As Major League Baseball's first administrator, Kenesaw Mountain Landis set the stage for what a commissioner should and shouldn't be. As an acting Federal Judge from 1905-1922, Landis was selected in 1920 to become the first Commissioner of Major League Baseball, serving until his death in 1944. Born in Millville, Ohio, he was named after Kennesaw Mountain in Georgia, which was the site of a battle during the American Civil War. In 1905, he was appointed by President Roosevelt to sit on the bench of the Northern District of Illinois. During that time, he presided over several noteworthy cases including the Standard Oil antitrust trial and a series of trials accusing union leaders from the Industrial Workers of the World of espionage.
Following his appointment as head of Major League Baseball, Landis was ultimately responsible for restoring the integrity of the game in the public eye following the 1919 "Black Sox scandal" after eight members of the participating White Sox were all charged with conspiring to fix the outcome of the World Series against the Cincinnati Reds. After a lengthy investigation in 1920, the members of Chicago's tainted team were amazingly acquitted the following year despite their own confessions (which were recanted later). "Regardless of the verdict of juries," the commissioner said in a statement, "no player that throws a ball game, no player that entertains proposals or promises to throw a game, no player that sits in a conference with a bunch of crooked players and gamblers where the ways and means of throwing games are discussed, and does not promptly tell his club about it, will ever again play professional baseball." To this day participants in the "Black Sox" conspiracy have been denied entry into the Baseball Hall of Fame.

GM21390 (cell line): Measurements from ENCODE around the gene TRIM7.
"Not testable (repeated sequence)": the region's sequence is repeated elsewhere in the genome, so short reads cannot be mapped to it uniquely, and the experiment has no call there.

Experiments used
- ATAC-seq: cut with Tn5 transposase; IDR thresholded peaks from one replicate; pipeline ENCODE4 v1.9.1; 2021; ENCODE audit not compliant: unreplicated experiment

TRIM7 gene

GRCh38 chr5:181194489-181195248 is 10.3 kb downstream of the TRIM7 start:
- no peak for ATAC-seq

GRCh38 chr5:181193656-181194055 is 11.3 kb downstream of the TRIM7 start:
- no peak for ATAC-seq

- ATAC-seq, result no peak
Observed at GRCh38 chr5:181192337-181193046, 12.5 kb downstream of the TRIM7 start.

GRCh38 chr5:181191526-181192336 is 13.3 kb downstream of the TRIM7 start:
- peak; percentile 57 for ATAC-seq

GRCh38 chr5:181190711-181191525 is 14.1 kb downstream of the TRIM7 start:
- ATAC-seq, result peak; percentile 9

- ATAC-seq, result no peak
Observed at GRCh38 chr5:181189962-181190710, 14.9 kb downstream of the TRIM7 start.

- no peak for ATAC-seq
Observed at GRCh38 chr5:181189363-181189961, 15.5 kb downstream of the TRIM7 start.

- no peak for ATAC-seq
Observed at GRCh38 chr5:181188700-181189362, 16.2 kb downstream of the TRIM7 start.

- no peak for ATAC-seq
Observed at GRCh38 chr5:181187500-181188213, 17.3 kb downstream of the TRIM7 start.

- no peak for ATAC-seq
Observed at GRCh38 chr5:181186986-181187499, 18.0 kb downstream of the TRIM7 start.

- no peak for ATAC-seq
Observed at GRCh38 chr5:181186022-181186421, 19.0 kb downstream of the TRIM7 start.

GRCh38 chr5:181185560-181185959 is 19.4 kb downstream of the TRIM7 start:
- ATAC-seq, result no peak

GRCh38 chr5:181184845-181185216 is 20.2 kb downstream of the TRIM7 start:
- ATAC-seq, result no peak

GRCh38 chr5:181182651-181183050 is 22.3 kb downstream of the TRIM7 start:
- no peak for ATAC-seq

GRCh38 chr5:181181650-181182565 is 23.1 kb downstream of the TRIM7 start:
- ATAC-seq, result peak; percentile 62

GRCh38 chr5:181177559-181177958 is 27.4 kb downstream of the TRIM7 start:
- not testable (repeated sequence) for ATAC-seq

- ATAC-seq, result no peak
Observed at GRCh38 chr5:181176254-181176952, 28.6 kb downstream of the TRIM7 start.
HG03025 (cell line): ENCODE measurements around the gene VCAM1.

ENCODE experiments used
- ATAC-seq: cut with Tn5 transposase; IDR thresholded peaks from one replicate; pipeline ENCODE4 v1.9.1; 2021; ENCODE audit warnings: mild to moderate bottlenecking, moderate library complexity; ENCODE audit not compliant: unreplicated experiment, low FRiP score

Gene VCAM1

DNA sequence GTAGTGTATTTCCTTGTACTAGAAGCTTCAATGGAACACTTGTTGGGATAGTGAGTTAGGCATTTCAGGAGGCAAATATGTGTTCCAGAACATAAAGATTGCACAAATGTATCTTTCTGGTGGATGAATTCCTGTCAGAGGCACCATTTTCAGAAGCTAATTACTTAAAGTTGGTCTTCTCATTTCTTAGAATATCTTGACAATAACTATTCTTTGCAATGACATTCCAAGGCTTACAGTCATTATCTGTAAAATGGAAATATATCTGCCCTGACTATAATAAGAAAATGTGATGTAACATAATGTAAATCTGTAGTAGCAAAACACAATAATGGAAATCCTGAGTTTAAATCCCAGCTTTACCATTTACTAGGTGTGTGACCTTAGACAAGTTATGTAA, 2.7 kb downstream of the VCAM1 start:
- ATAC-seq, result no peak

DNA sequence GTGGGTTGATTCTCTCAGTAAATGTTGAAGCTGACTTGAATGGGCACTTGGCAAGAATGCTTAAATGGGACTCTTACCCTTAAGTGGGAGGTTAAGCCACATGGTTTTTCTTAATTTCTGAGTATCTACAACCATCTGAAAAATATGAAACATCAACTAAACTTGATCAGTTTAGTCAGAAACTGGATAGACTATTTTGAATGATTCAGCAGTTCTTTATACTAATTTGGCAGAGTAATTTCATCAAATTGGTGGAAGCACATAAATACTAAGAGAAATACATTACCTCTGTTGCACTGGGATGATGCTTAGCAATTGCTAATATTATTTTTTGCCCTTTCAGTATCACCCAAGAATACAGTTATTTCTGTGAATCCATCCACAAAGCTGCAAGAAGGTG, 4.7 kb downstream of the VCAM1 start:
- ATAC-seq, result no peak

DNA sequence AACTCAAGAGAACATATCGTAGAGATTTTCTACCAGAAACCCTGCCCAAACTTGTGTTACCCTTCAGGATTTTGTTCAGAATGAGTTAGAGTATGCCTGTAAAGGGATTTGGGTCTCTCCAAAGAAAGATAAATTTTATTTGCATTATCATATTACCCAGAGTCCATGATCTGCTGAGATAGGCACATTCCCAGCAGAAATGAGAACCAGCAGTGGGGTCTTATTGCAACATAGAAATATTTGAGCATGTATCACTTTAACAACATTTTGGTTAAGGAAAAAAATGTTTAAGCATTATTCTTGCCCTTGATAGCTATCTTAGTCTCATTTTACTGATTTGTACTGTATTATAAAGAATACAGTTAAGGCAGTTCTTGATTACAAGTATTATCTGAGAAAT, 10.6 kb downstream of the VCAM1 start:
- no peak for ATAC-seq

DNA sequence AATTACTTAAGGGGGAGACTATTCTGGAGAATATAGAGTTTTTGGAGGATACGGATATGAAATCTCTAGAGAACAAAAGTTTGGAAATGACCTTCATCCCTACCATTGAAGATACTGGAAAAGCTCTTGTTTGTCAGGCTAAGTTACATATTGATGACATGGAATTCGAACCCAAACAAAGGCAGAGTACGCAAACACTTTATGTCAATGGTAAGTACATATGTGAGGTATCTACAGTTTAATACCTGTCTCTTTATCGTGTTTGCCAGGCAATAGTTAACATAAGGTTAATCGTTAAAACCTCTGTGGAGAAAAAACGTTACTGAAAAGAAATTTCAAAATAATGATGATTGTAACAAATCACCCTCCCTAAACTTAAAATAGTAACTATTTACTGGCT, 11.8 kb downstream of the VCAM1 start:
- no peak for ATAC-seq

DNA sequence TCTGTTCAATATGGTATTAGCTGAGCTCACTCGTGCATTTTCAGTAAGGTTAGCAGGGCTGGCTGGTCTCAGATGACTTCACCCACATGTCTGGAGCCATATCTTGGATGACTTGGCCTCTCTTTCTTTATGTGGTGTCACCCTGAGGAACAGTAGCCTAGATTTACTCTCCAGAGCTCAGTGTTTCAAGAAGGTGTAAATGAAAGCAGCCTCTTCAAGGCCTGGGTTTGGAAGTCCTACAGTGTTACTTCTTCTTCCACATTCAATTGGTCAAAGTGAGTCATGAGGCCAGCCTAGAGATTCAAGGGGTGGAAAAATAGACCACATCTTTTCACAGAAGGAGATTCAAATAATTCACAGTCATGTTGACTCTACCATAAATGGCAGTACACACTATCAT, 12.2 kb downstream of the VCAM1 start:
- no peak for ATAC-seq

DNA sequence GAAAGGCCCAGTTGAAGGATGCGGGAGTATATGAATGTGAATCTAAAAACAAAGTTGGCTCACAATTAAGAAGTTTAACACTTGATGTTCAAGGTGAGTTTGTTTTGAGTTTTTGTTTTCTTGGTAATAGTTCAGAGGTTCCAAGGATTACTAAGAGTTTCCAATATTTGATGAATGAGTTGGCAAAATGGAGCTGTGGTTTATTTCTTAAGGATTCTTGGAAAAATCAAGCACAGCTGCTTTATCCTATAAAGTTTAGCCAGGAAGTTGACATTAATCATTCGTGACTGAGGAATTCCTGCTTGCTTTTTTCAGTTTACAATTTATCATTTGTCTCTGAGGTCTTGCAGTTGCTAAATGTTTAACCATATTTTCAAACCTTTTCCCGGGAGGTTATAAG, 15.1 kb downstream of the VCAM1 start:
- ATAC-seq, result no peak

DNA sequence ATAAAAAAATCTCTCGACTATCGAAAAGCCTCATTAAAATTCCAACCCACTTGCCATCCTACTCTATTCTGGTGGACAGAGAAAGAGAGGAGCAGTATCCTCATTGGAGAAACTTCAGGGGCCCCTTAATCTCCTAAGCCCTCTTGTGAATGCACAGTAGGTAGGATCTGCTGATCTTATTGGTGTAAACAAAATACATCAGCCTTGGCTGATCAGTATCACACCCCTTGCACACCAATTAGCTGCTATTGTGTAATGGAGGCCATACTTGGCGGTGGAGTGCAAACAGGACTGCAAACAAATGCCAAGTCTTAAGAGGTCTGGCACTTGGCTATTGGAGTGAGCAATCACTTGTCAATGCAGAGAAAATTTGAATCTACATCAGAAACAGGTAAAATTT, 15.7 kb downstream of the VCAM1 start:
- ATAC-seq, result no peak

Despite the controversy that surrounded his twenty-four season term, Kenesaw Mountain Landis was elected to the Baseball Hall of Fame in 1944.